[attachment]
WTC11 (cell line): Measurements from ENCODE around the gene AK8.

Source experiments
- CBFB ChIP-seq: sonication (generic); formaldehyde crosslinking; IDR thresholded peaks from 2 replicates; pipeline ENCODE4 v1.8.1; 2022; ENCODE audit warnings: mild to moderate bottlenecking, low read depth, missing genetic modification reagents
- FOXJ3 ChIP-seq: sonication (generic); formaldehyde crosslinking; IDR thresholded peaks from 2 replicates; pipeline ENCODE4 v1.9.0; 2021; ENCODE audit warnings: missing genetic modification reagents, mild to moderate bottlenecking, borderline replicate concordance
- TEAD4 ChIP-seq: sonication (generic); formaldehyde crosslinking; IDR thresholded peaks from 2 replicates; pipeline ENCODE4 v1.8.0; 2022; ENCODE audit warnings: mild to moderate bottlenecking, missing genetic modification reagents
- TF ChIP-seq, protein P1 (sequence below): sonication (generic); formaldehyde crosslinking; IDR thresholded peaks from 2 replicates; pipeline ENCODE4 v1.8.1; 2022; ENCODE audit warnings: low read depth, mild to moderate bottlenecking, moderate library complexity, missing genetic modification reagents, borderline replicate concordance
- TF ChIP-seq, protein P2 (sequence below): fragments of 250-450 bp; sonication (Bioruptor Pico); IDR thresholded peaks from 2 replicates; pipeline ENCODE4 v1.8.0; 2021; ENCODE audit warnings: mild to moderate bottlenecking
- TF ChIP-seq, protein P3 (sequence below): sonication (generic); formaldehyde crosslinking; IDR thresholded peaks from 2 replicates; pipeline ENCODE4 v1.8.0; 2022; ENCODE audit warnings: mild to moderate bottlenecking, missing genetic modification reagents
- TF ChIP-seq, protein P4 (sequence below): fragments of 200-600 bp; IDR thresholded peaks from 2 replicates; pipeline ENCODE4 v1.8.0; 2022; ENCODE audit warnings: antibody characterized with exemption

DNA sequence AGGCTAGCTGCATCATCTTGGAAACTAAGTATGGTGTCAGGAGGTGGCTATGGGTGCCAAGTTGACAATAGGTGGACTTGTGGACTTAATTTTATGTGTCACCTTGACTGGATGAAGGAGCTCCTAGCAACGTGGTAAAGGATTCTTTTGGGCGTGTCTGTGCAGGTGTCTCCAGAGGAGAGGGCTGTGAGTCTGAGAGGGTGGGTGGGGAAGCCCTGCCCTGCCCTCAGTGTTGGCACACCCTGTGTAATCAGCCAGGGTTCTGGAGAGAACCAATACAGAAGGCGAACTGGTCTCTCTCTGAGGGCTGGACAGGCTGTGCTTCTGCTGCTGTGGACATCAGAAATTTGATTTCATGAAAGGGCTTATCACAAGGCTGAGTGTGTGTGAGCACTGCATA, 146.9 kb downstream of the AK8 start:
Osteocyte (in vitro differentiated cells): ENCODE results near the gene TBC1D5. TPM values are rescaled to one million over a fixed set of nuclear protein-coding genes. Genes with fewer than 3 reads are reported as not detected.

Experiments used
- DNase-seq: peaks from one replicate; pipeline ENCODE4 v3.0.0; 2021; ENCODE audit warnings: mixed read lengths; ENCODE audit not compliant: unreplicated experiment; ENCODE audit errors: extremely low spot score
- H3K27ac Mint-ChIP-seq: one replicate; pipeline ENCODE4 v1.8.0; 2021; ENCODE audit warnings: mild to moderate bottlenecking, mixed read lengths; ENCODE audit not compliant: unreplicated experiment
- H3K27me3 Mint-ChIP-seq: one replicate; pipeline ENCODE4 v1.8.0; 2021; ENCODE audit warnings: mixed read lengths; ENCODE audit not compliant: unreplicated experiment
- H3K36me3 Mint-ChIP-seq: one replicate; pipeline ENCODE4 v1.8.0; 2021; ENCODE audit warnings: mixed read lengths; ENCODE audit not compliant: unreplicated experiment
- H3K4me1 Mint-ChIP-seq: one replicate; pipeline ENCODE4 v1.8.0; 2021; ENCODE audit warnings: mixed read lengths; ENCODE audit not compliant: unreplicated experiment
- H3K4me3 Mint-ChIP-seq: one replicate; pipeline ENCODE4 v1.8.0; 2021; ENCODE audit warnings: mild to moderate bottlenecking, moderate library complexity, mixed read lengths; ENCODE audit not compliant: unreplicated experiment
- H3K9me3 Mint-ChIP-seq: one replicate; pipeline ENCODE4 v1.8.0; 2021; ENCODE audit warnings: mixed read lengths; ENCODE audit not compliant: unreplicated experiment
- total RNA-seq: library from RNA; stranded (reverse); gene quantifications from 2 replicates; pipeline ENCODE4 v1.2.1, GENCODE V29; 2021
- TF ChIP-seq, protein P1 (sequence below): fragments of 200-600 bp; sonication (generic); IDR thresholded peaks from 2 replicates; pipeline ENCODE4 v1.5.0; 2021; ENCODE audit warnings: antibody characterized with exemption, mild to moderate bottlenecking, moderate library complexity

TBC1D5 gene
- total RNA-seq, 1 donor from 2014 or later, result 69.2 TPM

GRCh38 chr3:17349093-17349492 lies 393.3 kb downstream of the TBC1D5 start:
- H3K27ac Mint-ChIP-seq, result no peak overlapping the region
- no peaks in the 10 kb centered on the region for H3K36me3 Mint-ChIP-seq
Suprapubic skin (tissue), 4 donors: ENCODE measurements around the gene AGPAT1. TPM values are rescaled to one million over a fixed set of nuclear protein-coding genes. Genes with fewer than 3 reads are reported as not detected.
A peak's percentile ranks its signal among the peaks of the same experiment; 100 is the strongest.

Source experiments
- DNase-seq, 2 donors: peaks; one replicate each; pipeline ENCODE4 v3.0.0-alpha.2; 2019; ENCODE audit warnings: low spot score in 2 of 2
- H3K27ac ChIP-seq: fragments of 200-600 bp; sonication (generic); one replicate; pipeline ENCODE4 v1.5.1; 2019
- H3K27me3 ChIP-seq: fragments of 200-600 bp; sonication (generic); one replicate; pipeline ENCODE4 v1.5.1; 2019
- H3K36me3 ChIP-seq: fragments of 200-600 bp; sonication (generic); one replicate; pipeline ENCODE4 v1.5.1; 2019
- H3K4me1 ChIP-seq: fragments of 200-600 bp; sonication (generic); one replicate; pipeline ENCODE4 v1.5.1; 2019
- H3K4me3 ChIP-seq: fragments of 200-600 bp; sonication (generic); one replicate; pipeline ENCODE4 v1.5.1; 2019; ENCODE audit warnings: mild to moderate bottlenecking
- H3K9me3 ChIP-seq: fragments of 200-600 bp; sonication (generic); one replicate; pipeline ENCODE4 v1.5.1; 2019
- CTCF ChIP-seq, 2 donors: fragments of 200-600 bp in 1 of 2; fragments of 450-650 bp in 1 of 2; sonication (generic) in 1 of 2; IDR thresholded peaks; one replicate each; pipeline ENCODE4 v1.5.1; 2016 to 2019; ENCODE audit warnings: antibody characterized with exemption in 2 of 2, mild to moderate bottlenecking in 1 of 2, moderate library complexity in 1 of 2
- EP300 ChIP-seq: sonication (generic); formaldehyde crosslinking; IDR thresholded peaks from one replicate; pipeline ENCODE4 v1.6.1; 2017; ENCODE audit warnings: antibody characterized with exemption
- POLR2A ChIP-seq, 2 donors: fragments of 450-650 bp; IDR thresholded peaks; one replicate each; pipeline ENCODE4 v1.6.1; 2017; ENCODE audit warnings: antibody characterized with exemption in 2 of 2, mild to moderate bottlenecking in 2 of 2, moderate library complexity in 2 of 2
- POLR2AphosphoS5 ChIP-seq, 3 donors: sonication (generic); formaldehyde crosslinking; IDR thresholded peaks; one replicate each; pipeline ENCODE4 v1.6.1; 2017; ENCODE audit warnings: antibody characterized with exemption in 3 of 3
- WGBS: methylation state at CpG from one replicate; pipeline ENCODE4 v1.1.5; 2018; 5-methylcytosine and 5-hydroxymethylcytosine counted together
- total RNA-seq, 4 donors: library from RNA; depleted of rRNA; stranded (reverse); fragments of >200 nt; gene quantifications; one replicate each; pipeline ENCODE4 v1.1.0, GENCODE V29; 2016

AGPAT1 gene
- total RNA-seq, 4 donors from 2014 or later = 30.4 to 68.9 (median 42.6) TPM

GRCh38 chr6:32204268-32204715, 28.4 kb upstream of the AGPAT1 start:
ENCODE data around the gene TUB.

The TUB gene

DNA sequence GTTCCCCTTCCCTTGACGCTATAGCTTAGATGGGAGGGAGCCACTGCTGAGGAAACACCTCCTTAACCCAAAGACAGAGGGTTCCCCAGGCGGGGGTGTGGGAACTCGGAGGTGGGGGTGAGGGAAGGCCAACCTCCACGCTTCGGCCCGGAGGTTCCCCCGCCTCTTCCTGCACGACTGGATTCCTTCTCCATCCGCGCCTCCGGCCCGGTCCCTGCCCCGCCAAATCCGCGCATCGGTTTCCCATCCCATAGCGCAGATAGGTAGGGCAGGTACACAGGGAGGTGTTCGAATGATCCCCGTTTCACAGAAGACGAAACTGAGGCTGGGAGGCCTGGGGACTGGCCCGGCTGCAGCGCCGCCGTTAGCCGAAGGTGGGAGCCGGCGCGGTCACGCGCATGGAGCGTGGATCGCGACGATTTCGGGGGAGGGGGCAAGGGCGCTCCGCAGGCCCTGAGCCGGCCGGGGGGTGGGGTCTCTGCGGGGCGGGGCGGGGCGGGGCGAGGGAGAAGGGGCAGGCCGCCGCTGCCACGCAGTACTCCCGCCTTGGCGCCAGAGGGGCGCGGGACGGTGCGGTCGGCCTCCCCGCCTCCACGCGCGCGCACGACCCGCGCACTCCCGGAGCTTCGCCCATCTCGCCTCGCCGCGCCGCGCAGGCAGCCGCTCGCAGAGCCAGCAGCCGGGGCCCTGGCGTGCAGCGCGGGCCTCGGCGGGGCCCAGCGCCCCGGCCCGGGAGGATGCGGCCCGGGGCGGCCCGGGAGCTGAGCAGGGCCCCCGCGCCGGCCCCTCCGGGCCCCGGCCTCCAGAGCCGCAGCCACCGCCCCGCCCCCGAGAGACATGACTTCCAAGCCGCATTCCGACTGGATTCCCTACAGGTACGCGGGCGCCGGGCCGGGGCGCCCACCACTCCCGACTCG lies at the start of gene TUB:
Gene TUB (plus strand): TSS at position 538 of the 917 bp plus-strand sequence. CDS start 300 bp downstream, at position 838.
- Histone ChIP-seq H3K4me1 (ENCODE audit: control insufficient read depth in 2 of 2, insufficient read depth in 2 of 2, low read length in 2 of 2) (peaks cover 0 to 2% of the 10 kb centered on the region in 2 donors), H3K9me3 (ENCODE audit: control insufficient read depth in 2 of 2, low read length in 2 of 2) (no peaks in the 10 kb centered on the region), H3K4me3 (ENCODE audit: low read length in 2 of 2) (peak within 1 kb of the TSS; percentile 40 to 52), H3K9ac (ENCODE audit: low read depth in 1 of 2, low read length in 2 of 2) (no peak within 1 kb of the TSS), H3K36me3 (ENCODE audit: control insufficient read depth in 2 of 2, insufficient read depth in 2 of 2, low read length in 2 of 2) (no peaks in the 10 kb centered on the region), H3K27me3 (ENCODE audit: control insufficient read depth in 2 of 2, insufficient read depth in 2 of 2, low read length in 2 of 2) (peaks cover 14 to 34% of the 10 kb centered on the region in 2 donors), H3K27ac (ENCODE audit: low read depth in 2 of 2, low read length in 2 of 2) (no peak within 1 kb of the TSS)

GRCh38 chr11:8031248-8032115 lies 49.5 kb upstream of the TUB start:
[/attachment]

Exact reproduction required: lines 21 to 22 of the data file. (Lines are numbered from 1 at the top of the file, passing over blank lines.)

- TF ChIP-seq, protein P1 (sequence below): fragments of 200-600 bp; sonication (generic); IDR thresholded peaks from 2 replicates; pipeline ENCODE4 v1.5.0; 2021; ENCODE audit warnings: antibody characterized with exemption, mild to moderate bottlenecking, moderate library complexity

TBC1D5 gene